Tags » Assisted Suicide

A right to die or a step too far? Assisted dying and being ‘tired of life’

Prof Suzanne Ost

This blogs considers the case of Anne, recently reported to have received an assisted death at the Dignitas clinic in Switzerland because she was tired of life and the digital age. 1,198 more words

Comment

biolawblog reblogged this on biolaw blog and commented:

The topic of Assisted Suicide is constantly being brought up time after time within the media, often surrounded by cases of claimed injustice where those who are terminally wish to have a right to end their own life.   It is the inhumanity and lack of dignity that follows from such terminally illnesses that the sufferers fear most.   While public support appears to favour allowing for Assisted Suicide in the UK, how far do we extended our justification of "suffering".   The case of Anne which was reported this month, tells the story of an 89 year old British woman who simple became 'tired of life' and so committed suicide with the assistance of the Dignitas clinic is Switzerland. Anne from Sussex was a retired art teacher and former Royal Navy engineer who in her application to Dignitas reportedly described her life as “full, with so many adventures and tremendous independence”, but had recently found her strength and health fading and feared the prospect of a prolonged period in hospital or a nursing home.   She had expressed her discontent with the modern world of emails, TVs, computers and supermarket ready meals.   She was neither terminally ill nor seriously handicapped when she died.   Anne killed herself on the 27 March.   Just the day before, David Cameron said he would oppose the relaxing of assisted suicide laws in Britain on the grounds that people could feel “unfairly pressurised” into ending their lives.   The Prime Minister intervened when the Liberal Democrat Care Minister, Norman Lamb, claimed that proposed legislation to legalise the practice among terminally ill adults with less than six months to live had achieved “quite widespread public support”.   Assisted suicide remains a criminal offence in England and Wales, technically punishable by up to 14 years in prison – though Crown Prosecution Service guidelines indicate anyone acting with compassion to fulfil a dying person’s wishes is unlikely to face criminal charges.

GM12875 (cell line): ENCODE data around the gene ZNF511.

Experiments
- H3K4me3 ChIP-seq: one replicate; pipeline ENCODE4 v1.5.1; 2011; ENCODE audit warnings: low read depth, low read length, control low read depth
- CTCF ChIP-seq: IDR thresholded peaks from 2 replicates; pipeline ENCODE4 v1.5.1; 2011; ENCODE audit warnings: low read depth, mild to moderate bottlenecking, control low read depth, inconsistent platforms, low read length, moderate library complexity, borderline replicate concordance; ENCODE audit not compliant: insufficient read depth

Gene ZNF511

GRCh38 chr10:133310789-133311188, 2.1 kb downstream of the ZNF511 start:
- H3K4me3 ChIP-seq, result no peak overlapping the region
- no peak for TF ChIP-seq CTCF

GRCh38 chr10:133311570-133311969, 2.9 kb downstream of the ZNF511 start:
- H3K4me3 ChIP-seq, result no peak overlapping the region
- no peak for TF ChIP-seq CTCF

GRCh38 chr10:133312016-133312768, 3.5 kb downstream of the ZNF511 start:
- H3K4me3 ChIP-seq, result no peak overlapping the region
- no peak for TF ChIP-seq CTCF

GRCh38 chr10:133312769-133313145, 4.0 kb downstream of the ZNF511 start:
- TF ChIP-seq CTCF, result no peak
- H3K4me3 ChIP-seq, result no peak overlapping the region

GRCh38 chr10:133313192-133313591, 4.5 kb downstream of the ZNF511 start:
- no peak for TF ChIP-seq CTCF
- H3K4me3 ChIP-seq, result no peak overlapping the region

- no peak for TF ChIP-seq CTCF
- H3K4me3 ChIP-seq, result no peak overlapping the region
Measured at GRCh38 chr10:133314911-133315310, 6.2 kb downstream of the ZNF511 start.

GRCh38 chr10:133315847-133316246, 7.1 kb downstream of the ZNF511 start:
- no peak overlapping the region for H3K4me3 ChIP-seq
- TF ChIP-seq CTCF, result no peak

A very good documentary about the Dignitas clinic and how it operates as well as getting a first hand view of what is involved in using such services is included below along with an interesting piece by Prof Ost on Assisted Dying:
https://www.youtube.com/watch?v=_3J4gJTEK44

M.S

I’ve had M.S for about 13 years now, its definitely made me take a different path than what I wanted.  Even now it limits me in the choices I make.  546 more words

A Controversial Issue Worthy of Comments

The following article was written by:  Carol Bradley Bursack, Expert Author, speaker, columnist and eldercare consultant and was taken  from AgingCare.com, http://www.agingcare.com
Home » Caregiver Support » Tough Issues » Articles » Assisted Suicide and Elders: How Far Would a… 1,340 more words

Caregiving-book

Arizona Legal News

  • U.S. District Judge John Sedwick ruled that same-sex marriage lawsuits in Arizona will not be merged.  Judge Sedwick said he would hear both of the cases independently. 
  • 144 more words
Arizona News

Omega Starr

 

     I honestly don’t know why Costco doesn’t have a private lounge for this like Walmart does, but grandpa insisted, and his membership card gets me a $5 coupon good towards a purchase.

723 more words

How to Die in Oregon

How to Die in Oregon is a documentary about Oregon’s Death With Dignity Act, which allows physicians to prescribe a lethal dose of barbiturates to the terminally ill. 536 more words

Christianity